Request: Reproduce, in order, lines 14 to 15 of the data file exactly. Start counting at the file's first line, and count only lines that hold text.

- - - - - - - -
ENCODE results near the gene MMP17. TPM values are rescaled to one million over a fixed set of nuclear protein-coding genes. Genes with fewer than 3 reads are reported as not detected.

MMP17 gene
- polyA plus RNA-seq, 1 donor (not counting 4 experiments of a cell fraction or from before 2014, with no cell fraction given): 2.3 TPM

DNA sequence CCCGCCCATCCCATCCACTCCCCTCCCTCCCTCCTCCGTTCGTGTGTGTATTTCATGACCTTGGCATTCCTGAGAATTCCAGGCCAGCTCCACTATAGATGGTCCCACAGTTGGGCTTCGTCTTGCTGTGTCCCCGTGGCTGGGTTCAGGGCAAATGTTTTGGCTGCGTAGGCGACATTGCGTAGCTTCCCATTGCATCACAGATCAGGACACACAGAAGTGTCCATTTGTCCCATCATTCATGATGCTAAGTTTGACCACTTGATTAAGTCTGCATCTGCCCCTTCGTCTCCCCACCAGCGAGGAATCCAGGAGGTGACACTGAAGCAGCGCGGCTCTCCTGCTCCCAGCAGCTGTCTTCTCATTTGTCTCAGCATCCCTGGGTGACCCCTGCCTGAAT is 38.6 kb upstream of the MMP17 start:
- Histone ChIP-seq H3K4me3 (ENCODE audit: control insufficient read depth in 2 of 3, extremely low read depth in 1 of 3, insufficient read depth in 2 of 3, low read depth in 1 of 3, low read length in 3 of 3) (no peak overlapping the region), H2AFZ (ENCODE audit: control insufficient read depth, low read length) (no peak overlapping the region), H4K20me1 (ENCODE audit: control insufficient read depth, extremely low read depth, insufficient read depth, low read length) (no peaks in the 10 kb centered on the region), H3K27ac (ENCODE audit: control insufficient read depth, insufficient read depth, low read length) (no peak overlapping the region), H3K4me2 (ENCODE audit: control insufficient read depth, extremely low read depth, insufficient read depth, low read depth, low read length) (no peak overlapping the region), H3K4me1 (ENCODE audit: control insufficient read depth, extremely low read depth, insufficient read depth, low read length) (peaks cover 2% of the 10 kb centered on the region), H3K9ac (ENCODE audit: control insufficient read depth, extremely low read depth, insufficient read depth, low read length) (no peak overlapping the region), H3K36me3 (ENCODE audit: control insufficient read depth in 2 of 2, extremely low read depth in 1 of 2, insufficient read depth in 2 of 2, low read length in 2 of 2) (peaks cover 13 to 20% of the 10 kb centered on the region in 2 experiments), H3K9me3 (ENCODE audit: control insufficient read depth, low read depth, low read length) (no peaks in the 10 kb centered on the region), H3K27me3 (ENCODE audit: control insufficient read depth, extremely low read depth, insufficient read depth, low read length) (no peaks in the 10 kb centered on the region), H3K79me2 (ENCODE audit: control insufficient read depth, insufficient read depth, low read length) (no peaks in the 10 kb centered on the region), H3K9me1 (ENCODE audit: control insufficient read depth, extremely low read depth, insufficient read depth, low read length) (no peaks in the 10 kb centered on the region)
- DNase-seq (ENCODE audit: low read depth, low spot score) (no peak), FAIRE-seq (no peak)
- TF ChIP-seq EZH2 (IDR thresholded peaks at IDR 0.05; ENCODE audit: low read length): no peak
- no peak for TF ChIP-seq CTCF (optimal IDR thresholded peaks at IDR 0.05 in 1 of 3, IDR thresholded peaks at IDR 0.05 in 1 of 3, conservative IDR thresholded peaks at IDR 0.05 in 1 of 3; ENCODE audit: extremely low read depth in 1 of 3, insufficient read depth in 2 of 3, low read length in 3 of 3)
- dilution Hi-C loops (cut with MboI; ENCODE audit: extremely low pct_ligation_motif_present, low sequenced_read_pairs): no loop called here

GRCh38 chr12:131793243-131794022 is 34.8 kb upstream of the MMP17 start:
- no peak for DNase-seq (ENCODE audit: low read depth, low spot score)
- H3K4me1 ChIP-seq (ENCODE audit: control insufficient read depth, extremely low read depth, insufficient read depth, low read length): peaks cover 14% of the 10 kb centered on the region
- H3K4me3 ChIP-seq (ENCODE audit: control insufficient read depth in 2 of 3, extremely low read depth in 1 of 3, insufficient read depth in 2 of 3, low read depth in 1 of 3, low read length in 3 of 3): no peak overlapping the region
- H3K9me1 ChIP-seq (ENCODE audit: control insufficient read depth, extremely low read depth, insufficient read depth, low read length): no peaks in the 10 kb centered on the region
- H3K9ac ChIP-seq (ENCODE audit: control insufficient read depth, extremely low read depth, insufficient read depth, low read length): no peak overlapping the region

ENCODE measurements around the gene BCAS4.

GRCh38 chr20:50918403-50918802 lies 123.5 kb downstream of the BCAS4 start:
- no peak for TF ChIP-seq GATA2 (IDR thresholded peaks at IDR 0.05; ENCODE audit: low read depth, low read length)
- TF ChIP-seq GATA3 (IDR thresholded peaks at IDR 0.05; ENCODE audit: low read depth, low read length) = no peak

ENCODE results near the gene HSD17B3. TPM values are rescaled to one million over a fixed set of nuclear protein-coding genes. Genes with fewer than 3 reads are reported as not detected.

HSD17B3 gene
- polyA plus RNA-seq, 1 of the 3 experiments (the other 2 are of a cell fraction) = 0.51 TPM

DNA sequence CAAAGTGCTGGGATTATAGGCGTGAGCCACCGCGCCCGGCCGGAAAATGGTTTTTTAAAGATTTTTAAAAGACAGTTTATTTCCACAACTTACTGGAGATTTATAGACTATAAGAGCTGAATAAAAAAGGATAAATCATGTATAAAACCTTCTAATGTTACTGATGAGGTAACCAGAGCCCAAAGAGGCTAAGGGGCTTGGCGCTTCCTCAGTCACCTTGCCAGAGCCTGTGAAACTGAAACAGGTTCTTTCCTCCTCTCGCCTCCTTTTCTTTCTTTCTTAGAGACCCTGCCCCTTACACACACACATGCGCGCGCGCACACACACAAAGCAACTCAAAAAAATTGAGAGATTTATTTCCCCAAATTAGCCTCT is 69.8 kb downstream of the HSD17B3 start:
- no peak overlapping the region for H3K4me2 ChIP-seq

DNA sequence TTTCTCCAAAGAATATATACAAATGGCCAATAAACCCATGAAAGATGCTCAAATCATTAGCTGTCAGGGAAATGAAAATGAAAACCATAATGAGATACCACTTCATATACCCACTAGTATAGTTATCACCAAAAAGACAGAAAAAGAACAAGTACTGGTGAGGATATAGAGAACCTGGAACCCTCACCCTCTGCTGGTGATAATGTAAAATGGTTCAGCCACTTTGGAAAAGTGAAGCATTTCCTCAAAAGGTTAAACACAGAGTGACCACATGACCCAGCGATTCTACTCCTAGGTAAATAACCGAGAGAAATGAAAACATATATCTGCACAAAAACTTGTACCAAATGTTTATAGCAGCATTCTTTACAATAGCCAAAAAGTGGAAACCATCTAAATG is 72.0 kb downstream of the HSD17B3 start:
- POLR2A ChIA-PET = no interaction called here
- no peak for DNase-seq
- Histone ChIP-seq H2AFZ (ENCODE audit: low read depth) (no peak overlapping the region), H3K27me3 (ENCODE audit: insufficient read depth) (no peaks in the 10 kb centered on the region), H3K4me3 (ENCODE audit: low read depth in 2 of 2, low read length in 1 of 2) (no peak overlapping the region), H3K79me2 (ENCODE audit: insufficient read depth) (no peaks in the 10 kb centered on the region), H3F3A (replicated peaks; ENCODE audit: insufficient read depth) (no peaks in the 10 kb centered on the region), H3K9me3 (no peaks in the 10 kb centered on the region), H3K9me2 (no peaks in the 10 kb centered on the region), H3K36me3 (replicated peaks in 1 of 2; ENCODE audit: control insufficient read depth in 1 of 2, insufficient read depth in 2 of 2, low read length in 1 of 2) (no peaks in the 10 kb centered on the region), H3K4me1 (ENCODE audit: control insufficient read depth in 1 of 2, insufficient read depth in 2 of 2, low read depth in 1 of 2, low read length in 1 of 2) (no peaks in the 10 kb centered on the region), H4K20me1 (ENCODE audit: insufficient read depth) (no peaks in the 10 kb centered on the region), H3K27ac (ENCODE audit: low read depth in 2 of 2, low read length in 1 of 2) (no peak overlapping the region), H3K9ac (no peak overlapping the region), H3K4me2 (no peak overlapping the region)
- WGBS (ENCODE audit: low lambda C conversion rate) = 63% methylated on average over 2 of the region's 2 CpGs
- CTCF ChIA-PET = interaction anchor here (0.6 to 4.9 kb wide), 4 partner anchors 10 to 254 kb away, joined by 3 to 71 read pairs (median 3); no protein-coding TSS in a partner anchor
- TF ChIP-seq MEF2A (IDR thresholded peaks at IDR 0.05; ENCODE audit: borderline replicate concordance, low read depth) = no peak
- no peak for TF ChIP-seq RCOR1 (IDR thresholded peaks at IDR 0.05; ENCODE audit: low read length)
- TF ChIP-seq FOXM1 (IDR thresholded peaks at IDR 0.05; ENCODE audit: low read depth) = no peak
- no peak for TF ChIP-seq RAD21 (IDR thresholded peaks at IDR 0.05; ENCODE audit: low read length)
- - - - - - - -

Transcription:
- H3K9me1 ChIP-seq (ENCODE audit: control insufficient read depth, extremely low read depth, insufficient read depth, low read length): no peaks in the 10 kb centered on the region
- H3K9ac ChIP-seq (ENCODE audit: control insufficient read depth, extremely low read depth, insufficient read depth, low read length): no peak overlapping the region